Even after being recalled from Las Vegas to replace the slumping Ike Davis one month ago, Mets first baseman Josh Satin was still behind Daniel Murphy, Lucas Duda, and Justin Turner on Terry Collins's depth chart. However, after injuries to Turner and Duda and a slide back over to second base for Murphy, Satin was given the everyday first base job. He flourished with regular playing time, reeling off an eleven-game hitting streak and showing the same aptitude for drawing walks and smacking doubles that he showed throughout his minor league career. In 76 plate appearances in 2013, Satin's line stands at a healthy .361/.487/.557. This is the first extended look in the majors for the 28-year-old, so the earliest he would even be eligible for arbitration would be 2016.
Mets manager Terry Collins recently demurred when asked if Ike Davis would still get the bulk of the playing time at first base going forward, so it might seem like Satin would have a bit of job security, especially given Davis's career-long struggles against lefties. But Davis and Satin aren't the only names that Collins could pencil in next to '3' on the lineup card. Lucas Duda will be returning from his DL stint for an intercostal strain in the next few weeks, and Justin Turner could be back from his own intercostal issue as soon as Friday. It's unclear if Duda will end up back in the outfield, especially with the trade for, and subsequent emergence of, Eric Young, Jr., so the Mets may end up with four players on the 25-man roster who could draw reps at first base. If the Mets can turn Satin (the oldest of the four, by the way) into some sort of asset based off his unsustainably hot start, that is a tough deal to pass up.
We actually fielded an e-mail on potential Josh Satin deals on this week's Amazin' Avenue Audio (#blamePaternostro). To summarize: Other teams probably realize that Josh Satin is not a .360 hitter at the major league level, even before taking into account that near-.500 batting average on balls in play. That said, Satin has always shown the ability to work a walk and mash southpaws. A team that is willing to punt some defense on occasion, perhaps at second base, third base, or a corner outfield spot, could get some mileage out of Satin's bat. The Tampa Bay Rays obviously jump to mind, as they used Jeff Keppinger in a similar role last season, and in general they are an organization that values positional flexibility and highly specialized skill sets. In addition, Tampa Bay's first baseman, the left-handed James Loney, has just a .681 OPS against same-side pitching across his career. Tampa Bay isn't generally a team that makes big buys in-season, but a deal for Satin might be more up their alley. The A's are another team that heavily uses platoons, but Nate Freiman's .311/.357/.467 line when spotting Brandon Moss against lefties probably makes Satin unnecessary.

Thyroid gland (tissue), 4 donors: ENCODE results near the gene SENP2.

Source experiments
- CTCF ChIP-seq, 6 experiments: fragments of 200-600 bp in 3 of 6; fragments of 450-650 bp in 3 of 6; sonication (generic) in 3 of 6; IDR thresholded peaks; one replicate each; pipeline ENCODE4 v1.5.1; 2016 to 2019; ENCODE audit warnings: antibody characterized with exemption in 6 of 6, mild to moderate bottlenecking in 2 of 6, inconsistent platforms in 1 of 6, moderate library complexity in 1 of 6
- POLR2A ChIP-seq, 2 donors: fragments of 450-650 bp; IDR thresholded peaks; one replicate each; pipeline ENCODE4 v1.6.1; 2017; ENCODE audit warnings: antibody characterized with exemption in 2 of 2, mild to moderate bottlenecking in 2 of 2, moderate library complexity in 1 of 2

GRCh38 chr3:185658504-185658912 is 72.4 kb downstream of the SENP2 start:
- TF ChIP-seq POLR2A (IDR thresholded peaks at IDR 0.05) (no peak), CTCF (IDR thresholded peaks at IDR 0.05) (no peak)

On the podcast I ultimately concluded that even if a team was interested in Josh Satin, it was unlikely that they would give up anything past cash considerations for him. If you want a "Josh Satin," you're much more likely to put in a waiver claim on him or offer a minor league deal with a spring training invite over the winter. Whatever my personal views on his ability, most teams would view him as a rather fungible asset and probably have a "Josh Satin" kicking around on their 40-man roster. Lefty mashers with some positional flexibility are fairly common. In addition to the A's and Freiman, the Rays are currently deploying Sean Rodriguez in a Satin-ish role, playing some second base and some outfield against left-handed pitching. Perhaps Satin is an upgrade on the likes of Freiman and Rodriguez, but teams just aren't going to give up anything of value for a 28-year-old career minor leaguer. Given that the Mets best first base options both could use a platoon partner, Satin has more value to the Mets than he will return in a deadline deal. In conclusion, HAIL!